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Exterior housing trends - Ontario style

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We spent our Christmas vacation with family in Ottawa and London, Ont., this past year and as per usual, a chunk of our holiday time was used up cruising several neighborhoods and new developments for ideas and inspiration. It was so lovely to see different applications of materials and finishes — not once did we come across the proverbial "four-foot strip of cultured stone and stucco combination" you so commonly see on houses around Brandon. If you’re building in 2014, keep a few of these details in your back pocket for something new, and even ‘old’ and fresh looking.

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Brick & Stone

Nearly every home had an abundance of brick or stone covering the front facade, very typical of historic Ontarian-style architecture. For a classic and stately look, consider bricking the entire front of the house and not just the bottom one-third or around feature columns. Some homes even went as far as to combine two different stones together for an even grander looking result.

Shutters

Many of the homes used decorative details like shutters to help emphasize windows and dormers. Simple and charming, shutters can be a great way to highlight feature windows and bring in some additional colour to your schematic.

Textured Siding

I could count on one hand the number of houses we saw out of literally hundreds that had stucco on them. Coming from a city where nearly all of the houses are finished in stucco, it was amazing to see just how much personality was added by using texturized siding that resembled cedar shakes, and the like. Paired with multi-textured stone, the finished look was timeless and impressive.

Tiered Roof Lines

Many of the homes incorporated a main hip or mansard-style roof line combined with several gable ends set off the main structure. The result is a multi-dimensional look, giving you the ability to soften the appearance of your home (instead of having one or two huge sloped roof lines), and create something truly unique looking.

Recessed Front Entries

Some of the cutest homes made use of sheltered front entries — not only does this help create a buffer from the cold during our frigid winter months, it also helps to define one of the main focal points of your home.

Trim & Highlights

To really help make your windows, doors, and gables pop, consider using a tone-on-tone colour combination for trim or stucco build outs. Adding a few key highlights will give your home the dimension it needs if you choose to go the stucco route with minimal stone or brick.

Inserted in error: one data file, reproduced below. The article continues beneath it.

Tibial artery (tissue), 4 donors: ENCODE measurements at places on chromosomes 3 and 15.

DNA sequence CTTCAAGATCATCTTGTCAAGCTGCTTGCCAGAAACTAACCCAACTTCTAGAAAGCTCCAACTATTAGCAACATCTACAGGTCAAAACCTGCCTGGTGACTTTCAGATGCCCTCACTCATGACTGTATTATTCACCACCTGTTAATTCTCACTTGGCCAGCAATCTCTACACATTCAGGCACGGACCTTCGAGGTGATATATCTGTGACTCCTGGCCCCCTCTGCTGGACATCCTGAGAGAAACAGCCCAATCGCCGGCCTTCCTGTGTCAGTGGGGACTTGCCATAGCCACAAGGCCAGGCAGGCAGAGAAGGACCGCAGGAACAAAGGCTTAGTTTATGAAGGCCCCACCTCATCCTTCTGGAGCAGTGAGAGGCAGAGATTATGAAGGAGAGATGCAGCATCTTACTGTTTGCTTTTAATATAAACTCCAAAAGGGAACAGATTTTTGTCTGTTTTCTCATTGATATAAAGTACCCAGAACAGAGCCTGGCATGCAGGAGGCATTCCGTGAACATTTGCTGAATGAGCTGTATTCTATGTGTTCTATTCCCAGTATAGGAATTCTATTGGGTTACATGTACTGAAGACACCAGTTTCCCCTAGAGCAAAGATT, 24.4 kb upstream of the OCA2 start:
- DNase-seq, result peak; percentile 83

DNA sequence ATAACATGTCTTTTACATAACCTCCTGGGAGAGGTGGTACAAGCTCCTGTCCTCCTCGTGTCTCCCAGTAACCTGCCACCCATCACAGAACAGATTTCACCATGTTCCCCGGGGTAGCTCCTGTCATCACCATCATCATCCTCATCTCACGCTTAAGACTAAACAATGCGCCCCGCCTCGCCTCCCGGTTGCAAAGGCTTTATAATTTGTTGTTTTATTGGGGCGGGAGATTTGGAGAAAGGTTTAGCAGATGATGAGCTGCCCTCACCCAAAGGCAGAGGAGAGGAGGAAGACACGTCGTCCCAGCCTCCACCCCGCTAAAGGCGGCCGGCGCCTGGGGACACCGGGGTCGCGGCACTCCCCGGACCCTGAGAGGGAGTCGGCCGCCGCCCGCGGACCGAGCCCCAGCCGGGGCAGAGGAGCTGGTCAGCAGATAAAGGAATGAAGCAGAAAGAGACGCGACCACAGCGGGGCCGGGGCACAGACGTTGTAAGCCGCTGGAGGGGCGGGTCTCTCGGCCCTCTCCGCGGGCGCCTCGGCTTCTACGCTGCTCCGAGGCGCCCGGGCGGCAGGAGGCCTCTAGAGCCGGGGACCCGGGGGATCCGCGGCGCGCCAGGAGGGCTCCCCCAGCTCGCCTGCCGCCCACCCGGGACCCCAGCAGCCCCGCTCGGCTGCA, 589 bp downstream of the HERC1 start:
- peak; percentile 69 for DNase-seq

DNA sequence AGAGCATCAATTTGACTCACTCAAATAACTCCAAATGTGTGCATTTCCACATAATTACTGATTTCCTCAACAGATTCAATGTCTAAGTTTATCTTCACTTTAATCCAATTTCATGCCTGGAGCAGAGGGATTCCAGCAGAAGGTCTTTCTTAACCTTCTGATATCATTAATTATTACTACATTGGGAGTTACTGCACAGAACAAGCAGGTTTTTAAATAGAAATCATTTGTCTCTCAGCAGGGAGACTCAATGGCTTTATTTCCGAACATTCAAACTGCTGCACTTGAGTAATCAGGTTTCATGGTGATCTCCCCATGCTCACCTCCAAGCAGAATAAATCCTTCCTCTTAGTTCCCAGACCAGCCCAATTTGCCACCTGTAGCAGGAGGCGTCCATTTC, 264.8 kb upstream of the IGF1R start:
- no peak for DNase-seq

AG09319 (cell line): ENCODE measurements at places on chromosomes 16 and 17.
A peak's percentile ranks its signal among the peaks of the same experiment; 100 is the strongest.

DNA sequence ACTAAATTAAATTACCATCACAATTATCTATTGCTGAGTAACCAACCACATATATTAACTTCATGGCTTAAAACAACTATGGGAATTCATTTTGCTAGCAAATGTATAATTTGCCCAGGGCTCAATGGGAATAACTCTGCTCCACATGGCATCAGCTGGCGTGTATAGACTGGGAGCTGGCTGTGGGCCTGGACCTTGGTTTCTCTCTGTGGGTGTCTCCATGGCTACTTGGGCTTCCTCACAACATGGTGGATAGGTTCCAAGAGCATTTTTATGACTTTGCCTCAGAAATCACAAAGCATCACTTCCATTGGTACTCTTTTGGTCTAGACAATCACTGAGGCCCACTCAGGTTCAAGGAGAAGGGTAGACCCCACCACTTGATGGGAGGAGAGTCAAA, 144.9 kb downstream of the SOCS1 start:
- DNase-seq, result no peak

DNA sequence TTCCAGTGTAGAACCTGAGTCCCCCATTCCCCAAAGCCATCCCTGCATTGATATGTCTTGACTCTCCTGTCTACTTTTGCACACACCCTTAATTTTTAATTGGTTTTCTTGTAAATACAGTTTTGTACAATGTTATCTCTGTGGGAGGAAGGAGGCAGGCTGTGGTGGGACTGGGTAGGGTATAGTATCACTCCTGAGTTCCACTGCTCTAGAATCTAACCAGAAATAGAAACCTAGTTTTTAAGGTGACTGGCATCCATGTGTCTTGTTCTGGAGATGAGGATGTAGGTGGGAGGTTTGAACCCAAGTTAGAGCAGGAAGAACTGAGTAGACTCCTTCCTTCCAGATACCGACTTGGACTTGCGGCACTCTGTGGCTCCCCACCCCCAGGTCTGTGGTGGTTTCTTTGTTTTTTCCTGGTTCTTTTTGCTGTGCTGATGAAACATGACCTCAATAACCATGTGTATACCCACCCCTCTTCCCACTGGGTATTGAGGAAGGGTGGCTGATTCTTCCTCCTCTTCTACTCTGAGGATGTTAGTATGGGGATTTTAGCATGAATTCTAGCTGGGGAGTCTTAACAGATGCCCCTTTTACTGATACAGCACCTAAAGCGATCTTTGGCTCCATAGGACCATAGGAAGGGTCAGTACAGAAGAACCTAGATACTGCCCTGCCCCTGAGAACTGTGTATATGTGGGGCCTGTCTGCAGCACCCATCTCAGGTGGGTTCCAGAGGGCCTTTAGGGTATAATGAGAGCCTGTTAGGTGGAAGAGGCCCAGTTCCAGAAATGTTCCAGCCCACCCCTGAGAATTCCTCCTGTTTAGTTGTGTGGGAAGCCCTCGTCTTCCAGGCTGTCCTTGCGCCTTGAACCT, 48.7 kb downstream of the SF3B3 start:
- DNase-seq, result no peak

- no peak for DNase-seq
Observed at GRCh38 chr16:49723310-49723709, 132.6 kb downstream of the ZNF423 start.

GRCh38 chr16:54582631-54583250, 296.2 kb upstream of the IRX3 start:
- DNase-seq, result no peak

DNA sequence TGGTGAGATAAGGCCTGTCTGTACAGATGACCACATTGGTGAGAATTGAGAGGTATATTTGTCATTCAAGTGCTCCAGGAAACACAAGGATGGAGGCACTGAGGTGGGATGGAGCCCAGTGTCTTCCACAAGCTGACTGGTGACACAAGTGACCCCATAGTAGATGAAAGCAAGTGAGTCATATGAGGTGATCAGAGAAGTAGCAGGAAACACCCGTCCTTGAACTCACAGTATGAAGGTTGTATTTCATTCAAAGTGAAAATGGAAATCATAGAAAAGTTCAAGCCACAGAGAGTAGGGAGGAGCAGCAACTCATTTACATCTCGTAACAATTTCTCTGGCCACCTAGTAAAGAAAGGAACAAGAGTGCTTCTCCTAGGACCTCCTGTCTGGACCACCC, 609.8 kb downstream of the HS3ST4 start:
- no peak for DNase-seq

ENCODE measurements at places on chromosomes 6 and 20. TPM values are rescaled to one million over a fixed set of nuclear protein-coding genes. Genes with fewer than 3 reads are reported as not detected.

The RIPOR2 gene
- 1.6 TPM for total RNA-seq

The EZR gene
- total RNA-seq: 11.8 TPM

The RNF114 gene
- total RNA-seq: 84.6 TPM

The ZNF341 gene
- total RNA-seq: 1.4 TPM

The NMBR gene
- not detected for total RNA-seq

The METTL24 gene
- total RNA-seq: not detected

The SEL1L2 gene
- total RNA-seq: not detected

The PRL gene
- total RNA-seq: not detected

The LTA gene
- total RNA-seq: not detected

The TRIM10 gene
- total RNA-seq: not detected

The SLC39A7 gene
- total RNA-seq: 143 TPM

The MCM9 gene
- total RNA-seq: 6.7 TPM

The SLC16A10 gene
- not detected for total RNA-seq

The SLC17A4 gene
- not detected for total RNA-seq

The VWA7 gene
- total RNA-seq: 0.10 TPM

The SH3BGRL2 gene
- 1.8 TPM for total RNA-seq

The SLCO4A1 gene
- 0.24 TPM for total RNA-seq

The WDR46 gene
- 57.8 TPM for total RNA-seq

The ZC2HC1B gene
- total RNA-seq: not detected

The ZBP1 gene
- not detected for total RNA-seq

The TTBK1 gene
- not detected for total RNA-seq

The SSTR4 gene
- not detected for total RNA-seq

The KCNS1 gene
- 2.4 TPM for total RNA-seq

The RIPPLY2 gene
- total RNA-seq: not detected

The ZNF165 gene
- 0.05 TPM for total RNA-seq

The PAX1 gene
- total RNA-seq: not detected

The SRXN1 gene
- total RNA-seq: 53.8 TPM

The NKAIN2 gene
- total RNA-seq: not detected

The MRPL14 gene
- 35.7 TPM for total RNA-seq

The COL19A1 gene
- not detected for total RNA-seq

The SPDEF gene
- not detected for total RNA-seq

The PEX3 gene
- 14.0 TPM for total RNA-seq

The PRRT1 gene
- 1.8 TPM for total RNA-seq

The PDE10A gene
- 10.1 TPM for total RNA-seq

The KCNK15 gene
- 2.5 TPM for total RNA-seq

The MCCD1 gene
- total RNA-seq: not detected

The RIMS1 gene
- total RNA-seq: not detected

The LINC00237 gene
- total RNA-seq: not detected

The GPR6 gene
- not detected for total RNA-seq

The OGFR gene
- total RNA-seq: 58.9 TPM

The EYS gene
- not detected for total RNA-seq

Go Light!

The last, and best, tip of all. Buck the Brandon trend and select materials and finishes in the medium to light colour spectrum, and stay away from dark colours. After seeing the myriad of new homes being built down east, it’s safe to say black and charcoal are on their way out.

Republished from the Brandon Sun print edition January 11, 2014

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We spent our Christmas vacation with family in Ottawa and London, Ont., this past year and as per usual, a chunk of our holiday time was used up cruising several neighborhoods and new developments for ideas and inspiration. It was so lovely to see different applications of materials and finishes — not once did we come across the proverbial "four-foot strip of cultured stone and stucco combination" you so commonly see on houses around Brandon. If you’re building in 2014, keep a few of these details in your back pocket for something new, and even ‘old’ and fresh looking.

Brick & Stone

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We spent our Christmas vacation with family in Ottawa and London, Ont., this past year and as per usual, a chunk of our holiday time was used up cruising several neighborhoods and new developments for ideas and inspiration. It was so lovely to see different applications of materials and finishes — not once did we come across the proverbial "four-foot strip of cultured stone and stucco combination" you so commonly see on houses around Brandon. If you’re building in 2014, keep a few of these details in your back pocket for something new, and even ‘old’ and fresh looking.

Brick & Stone

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